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Is clinical governance a black box?
Is clinical governance a black box?
Article Type: Editorial From: Clinical Governance: An International Journal, Volume 18, Issue 2
Is clinical governance a black box? This term usually identifies an entity whilst disclosing nothing about its internal workings or contents. Travaglia et al. (2011) have previously shown that, as a concept, clinical governance has evolved substantially since the term was coined by Scally and Donaldson (1998). Greenfield et al. (2011) have previously published in this journal a revision of their own useful and succinct summary of clinical governance. We have previously expressed antipathy towards competitive attempts to produce a universal definition of the topic for which our journal is named.
In this issue, we welcome a paper by Brennan, questioning whether definitions of clinical governance adequately distinguish between governance, management and practice. The other papers in this issue fall under these three headings.
Under the heading, governance, LUU questions whether, in Viet Nam, corporate social responsibility strongly influences clinical governance.
Corporate social responsibility is an ethos which considers the corporate entity in relation to a wider organisational or societal whole. The issue is relevant elsewhere. In the UK, our National Health Service is seeking, through commissioning arrangements, to expand the range of healthcare providers and services, so that patients can enjoy bespoke arrangements that are highly congruent with their healthcare needs. A more exciting healthcare menu will be offered a la carte, alongside the traditional plat du jour. The clinical commissioning groups of general practitioners, to whom the UK government has delegated the commissioning task, will soon have to decide how each new service proposal is to fit into a broader systemic healthcare whole. The public inquiry into failings at a hospital in Stafford (Francis, 2010) has taught the UK that aggressive performance management against quantified targets cannot be allowed to compromise the ethical clinical management of patients. LUU’s paper emphasises the ethical aspects of corporate social responsibility.
Concerning management, commissioners of clinical services are expected to decide which services they can decline to commission. SONI-JAISWAL and colleagues make a case for the incorporation of patient reported outcome measures (PROM) within the evidence base for commissioning decisions and the economic evaluations conducted in the UK by the National Institute for Clinical Excellence.
Managers of commissioned services also make resource allocation decisions in order to ensure that basic administrative processes such as the prompt production of imaging results meet the standards necessary for the continuity and pace of clinical management. RAO shows how the adoption of voice recognition software took days off the interval between a particular imaging modality and the production of a report during a complete clinical audit cycle.
Concerning practice, managers need to consider what contextually conditioned mechanisms allow management interventions achieve their impact on practice (Pawson and Tilley, 1997). In this issue, Philips considers clinical supervision and find that the literature on this topic is relatively what constitutes best practice in specifying the content of clinical supervision. Clinical supervision programmes will not achieve benefits if they are not carefully planned to address currently salient issues. The tendency to reduce clinical practice to a set of codified competencies, to be demonstrated and periodically re-certified, sits ill with the findings from the Stafford inquiry, that nurses there lacked empathy and compassion for their patients. In order to meet patients’ minimum and prosaic requirements, effective supervision will not only ensure that staff can perform tasks correctly but also understand in explicit rather than generic terms why, at the most basic level, they are needed at work by patients that day. That is a question that can be answered through continual awareness of present deficiencies and the channelling of a constantly introspective appraisal into the planning of supervision is proposed in this editorial as a candidate context-aware mechanism to fill the gap between a black-box intervention and its intended quality and safety outcomes.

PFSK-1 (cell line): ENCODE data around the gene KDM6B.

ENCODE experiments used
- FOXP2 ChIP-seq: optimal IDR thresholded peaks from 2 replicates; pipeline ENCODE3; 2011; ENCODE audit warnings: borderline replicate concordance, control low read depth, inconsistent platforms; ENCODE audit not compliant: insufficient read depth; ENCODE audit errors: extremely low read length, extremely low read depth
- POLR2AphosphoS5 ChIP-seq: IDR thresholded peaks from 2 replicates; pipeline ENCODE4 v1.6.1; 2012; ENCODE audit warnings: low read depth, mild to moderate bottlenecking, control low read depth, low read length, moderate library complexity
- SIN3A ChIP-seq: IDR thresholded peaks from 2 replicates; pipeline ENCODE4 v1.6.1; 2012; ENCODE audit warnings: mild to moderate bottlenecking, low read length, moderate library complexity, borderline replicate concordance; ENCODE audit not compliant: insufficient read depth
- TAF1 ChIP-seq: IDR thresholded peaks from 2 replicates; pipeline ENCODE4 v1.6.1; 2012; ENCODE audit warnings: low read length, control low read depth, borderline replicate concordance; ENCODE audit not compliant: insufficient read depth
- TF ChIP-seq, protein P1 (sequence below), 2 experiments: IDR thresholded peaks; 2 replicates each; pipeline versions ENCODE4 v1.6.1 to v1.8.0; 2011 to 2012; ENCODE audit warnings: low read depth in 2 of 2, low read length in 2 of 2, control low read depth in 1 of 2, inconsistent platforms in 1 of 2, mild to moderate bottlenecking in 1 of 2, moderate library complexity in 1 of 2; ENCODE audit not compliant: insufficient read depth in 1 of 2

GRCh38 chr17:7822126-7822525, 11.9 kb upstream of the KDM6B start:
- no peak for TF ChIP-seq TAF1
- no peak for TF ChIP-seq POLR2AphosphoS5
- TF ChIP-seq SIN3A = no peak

In the last of this issue’s papers to be discussed, Edozien makes a substantial contribution to safer clinical practice and organisational learning through his proposed RADICAL framework. RADICAL is an acronym whose meaning will be discovered by those who read his paper. This paper is worth reading in conjunction with that of Greenfield et al. (2011).
Finally, to answer the rhetorical question, posed at the beginning of this editorial, Brennan has helped provide a useful categorisation of the contents of the clinical governance black box. It is less a black box by virtue of our enhanced capacity to sift through its contents.
Nick Harrop, Alan Gillies
Francis, R. (2010), Independent Inquiry into Care Provided by Mid Staffordshire NHS Foundation Trust January 2005-March 2009: Volume I, HC375-1, The Stationery Office, London
Greenfield, D., Nugus, P., Fairbrother, G., Milne, J. and Debono, D. (2011), “Applying and developing health service theory: an empirical study into clinical governance”, Clinical Governance: An International Journal, Vol. 16 No. 1, pp. 8–19
Pawson, R. and Tilley, N. (1997), Realistic Evaluation, Sage, Thousand Oaks, CA
Travaglia, J.F., Debono, D., Spigelman, A.D. and Braithwaite, J. (2011), “Clinical governance: a review of key concepts in the literature”, Clinical Governance: An International Journal, Vol. 16 No. 1, pp. 62–77